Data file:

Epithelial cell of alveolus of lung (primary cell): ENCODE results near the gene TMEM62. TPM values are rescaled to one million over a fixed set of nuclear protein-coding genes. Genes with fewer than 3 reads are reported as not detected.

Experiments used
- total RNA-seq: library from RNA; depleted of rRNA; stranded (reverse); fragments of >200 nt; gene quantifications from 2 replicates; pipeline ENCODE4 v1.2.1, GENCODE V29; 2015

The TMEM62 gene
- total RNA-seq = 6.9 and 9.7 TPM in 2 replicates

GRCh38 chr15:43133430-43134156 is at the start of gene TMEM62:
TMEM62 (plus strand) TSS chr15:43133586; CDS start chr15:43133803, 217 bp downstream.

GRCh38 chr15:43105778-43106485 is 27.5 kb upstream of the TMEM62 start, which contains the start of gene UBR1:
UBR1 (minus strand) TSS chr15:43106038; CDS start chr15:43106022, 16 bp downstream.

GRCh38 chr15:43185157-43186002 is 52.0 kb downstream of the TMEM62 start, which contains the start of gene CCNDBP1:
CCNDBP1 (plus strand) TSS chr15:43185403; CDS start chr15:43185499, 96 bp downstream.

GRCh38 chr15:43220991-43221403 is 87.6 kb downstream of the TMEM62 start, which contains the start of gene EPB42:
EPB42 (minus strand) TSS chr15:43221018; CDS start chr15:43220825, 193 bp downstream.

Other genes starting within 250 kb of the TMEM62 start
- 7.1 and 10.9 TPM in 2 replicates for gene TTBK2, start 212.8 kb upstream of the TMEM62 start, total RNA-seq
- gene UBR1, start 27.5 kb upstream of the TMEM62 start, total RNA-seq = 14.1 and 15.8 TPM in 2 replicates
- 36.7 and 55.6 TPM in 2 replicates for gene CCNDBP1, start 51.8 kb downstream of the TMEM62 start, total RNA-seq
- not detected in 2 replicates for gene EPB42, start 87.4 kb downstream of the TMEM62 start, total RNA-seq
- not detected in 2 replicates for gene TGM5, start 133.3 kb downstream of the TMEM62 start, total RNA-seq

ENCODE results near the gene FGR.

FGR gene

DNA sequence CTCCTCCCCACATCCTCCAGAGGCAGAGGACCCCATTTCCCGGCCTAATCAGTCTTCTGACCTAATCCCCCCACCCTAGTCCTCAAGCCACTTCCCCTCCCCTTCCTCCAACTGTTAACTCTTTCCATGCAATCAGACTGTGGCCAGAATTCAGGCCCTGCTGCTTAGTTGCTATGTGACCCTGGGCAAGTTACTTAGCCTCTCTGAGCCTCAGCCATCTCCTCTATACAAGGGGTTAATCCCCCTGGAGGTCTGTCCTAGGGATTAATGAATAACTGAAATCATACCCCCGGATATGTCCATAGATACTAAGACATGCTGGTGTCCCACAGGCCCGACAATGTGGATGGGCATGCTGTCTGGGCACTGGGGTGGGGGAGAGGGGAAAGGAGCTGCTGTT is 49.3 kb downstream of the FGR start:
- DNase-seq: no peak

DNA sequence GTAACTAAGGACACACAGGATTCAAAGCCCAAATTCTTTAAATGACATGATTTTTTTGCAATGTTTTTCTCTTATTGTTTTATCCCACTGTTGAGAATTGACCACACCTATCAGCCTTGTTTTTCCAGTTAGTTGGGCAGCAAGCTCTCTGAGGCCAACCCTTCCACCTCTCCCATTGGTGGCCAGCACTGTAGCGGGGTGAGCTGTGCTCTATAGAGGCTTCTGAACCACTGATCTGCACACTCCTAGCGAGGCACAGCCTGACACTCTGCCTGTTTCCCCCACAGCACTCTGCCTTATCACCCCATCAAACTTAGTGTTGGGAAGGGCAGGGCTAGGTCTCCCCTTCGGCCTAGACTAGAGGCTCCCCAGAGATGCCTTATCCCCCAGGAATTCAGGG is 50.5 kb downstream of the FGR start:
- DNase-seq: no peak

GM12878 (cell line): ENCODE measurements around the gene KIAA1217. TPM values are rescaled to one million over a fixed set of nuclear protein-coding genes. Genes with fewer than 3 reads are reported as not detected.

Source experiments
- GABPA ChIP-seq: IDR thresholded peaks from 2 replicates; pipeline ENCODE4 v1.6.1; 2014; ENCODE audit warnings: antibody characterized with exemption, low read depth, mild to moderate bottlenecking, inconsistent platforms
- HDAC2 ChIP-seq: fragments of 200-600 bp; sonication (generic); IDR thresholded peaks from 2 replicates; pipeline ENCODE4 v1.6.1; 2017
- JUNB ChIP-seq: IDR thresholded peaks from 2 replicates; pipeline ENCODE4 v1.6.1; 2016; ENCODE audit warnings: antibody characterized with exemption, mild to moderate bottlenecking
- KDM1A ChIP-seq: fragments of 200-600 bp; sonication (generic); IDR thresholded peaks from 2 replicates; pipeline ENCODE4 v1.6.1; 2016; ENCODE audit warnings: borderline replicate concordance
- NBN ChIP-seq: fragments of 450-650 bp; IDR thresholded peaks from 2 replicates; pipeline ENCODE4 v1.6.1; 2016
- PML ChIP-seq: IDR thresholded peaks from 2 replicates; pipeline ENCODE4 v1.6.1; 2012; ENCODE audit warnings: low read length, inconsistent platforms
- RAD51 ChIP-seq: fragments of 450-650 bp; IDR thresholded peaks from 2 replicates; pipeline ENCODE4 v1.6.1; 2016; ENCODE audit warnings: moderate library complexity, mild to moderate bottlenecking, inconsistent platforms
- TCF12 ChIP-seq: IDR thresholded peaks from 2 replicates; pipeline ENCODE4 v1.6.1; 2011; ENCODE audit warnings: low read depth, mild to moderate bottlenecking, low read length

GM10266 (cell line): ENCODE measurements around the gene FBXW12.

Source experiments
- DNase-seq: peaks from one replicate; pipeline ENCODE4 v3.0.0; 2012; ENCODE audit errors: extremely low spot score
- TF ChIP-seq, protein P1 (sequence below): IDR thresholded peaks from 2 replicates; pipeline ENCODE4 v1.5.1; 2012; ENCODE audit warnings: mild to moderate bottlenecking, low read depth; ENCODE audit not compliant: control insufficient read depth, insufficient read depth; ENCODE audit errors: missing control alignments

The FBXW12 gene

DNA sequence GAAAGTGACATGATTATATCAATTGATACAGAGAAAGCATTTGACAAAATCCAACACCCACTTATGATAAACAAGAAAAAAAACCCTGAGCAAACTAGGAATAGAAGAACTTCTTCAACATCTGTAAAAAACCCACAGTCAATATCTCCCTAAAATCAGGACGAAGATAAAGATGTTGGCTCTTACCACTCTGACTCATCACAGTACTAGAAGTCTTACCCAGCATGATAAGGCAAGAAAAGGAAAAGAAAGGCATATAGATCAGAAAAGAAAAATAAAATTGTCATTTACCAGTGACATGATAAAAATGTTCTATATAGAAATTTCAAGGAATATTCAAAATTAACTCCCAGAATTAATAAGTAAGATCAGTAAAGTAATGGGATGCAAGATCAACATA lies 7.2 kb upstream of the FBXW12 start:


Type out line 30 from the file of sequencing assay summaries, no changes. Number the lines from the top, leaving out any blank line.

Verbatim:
- JUNB ChIP-seq: IDR thresholded peaks from 2 replicates; pipeline ENCODE4 v1.6.1; 2016; ENCODE audit warnings: antibody characterized with exemption, mild to moderate bottlenecking